Movie Review: ‘Horrible Bosses 2’

Horrible Bosses 2 Movie Review
CHARLIE DAY as Dale Arbus, JASON SUDEIKIS as Kurt Buckman and JASON BATEMAN as Nick Hendricks in New Line Cinema’s comedy ‘HORRIBLE BOSSES 2,’ a Warner Bros. Pictures release. (Photo © 2014 WARNER BROS. ENTERTAINMENT INC.)

2011’s Horrible Bosses worked because of the chemistry between the three leads: Jason Bateman, Jason Sudeikis, and Charlie Day. Bateman played the straight man, the rational guy who only reluctantly went along with his goofy friends’ screwball plans. Sudeikis was the playboy of the group who attempted to be logical and rationalize their actions until his penis took over thinking for him. Day was the totally clueless but lovable guy who was incapable of thinking things through. That successful dynamic fuels the sequel, Horrible Bosses 2, and is the reason to check out the R-rated comedy. It’s definitely not about the plot or even the supporting characters in #2; it’s all about the three amigos who can’t map their way out of a paper bag. And because Bateman, Day, and Sudeikis work so well off of each other, Horrible Bosses 2 is saved from being a throw-away sequel.

This time around the guys have left their jobs behind to devote themselves to the “Shower Buddy,” an invention that dispenses shampoo and conditioner directly from an attachment to the showerhead. It’s their opportunity to be their own bosses and after a disastrous appearance on a morning show, they’re surprised to learn a major company wants to place a huge order. Of course it’s too good to be true, and the threesome’s double-crossed by the corporate bigwig (played by Christoph Waltz) who leaves them financially ruined with a warehouse full of their product and no one to sell it to.

Because this is how their minds work, they plot revenge by kidnapping the boss’ spoiled rotten son, Rex (played by Chris Pine). And because they are actually worse at kidnapping than they are at planning to kill their bosses, nothing goes as expected and the kidnappee turns the tables and becomes the boss of the kidnapping operation.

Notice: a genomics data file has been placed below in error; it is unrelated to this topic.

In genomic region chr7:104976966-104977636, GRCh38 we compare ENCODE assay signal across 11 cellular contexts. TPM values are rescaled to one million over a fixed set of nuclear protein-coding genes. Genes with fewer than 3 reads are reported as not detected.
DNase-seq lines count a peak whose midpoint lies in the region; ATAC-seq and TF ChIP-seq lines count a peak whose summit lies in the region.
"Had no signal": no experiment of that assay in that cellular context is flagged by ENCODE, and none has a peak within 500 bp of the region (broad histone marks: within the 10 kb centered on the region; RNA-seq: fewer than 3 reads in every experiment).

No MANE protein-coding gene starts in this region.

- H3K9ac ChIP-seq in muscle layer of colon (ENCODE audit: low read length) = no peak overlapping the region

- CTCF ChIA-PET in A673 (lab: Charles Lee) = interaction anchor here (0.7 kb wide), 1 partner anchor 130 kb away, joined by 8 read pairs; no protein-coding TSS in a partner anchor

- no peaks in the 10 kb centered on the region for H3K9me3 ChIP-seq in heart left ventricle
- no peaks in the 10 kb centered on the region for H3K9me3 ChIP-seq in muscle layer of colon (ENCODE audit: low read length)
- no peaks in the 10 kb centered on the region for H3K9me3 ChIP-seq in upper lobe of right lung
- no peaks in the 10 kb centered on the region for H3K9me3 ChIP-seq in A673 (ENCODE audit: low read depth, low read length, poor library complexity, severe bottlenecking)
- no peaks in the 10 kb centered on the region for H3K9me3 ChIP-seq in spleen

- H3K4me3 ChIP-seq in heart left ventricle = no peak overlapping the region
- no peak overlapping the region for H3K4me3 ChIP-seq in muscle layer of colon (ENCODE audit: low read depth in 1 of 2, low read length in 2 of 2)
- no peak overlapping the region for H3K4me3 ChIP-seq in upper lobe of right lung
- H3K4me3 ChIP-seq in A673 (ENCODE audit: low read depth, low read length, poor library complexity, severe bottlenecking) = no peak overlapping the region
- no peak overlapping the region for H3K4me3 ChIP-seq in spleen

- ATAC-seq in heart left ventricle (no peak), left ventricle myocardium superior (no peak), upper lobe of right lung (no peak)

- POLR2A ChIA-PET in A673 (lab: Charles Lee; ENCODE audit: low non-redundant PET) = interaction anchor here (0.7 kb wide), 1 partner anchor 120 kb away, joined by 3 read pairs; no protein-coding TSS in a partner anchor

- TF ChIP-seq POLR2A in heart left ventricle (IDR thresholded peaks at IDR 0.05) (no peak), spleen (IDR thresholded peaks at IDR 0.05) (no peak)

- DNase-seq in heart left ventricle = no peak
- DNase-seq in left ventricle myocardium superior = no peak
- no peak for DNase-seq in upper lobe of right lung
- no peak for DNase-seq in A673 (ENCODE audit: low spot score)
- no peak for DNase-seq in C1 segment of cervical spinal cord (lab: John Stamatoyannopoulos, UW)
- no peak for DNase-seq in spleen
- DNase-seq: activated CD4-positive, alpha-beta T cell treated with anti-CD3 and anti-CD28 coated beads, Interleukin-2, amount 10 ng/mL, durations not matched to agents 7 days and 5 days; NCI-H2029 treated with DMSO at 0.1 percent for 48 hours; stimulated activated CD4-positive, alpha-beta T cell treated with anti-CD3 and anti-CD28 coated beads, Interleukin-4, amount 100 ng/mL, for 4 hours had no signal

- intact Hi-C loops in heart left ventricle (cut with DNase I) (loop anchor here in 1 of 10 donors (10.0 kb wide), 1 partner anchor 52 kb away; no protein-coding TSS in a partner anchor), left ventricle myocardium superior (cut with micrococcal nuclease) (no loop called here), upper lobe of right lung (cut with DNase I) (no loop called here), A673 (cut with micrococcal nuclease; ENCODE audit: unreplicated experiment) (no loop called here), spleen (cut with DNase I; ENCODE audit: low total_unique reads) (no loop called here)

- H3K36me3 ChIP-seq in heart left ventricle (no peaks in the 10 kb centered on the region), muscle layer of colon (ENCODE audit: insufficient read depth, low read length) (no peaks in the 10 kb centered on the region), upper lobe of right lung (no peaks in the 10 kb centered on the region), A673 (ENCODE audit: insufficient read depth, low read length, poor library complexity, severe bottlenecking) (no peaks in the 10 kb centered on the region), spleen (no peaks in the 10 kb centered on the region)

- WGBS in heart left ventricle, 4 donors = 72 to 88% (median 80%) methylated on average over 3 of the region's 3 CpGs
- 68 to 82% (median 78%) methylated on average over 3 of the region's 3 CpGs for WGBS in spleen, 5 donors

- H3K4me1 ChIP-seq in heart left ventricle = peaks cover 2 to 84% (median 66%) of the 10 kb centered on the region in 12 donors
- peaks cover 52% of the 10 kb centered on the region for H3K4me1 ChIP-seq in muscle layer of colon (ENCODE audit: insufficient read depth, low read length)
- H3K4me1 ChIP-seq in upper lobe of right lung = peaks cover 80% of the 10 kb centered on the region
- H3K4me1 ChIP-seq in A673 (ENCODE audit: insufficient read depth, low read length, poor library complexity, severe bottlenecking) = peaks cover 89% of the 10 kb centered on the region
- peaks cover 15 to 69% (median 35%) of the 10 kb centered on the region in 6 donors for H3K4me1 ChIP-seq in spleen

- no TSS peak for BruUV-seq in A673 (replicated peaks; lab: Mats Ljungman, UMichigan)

Along the way familiar faces pop in and out of the story, including Kevin Spacey reprising his role as Dave Harken. Dave’s currently incarcerated but that doesn’t stop the guys from turning to him for advice on how to save their business. Jamie Foxx returns as Dean ‘MF’ Jones, and the guys seek out his help in figuring out how to actually kidnap someone. And Jennifer Aniston is back as the sex addict dentist who still lusts after the one who got away (Charlie Day). If anything, this sequel finds Aniston delivering even raunchier lines and really pushing the whole sexually free dentist bit for all its worth.

Yes, the sequel feels a bit recycled and, yes, not every joke lands. But surprisingly, there’s plenty of material in Horrible Bosses 2 that does work. Chris Pine’s hilarious as the obnoxious entitled son and Waltz, as usual, fully embraces the role and takes it to a whole other level. If you enjoyed Spacey, Foxx, and Aniston in the first film, then you’ll appreciate their appearances in this sequel. If you didn’t, then not to worry as they’re only in a handful of scenes.

Bateman, Sudeikis, and Day are so comfortable in these characters that it’s easy, as an audience member, to get pulled into their goofy antics and to be willing to go along for the ride. Should there be a Horrible Bosses 3? No, probably not. But Horrible Bosses 2 isn’t the disposable sequel you might expect it to be and instead actually elicits bigger laughs than the original film.


Horrible Bosses 2 is rated R for strong crude sexual content and language throughout.